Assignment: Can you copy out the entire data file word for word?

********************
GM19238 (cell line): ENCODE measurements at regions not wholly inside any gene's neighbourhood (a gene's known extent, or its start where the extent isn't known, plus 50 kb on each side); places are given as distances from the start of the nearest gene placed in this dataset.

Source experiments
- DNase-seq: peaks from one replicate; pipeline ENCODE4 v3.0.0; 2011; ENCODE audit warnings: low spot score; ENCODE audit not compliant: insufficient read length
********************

GM19238 (cell line): ENCODE measurements at regions not wholly inside any gene's neighbourhood (a gene's known extent, or its start where the extent isn't known, plus 50 kb on each side); places are given as distances from the start of the nearest gene placed in this dataset.

Source experiments
- DNase-seq: peaks from one replicate; pipeline ENCODE4 v3.0.0; 2011; ENCODE audit warnings: low spot score; ENCODE audit not compliant: insufficient read length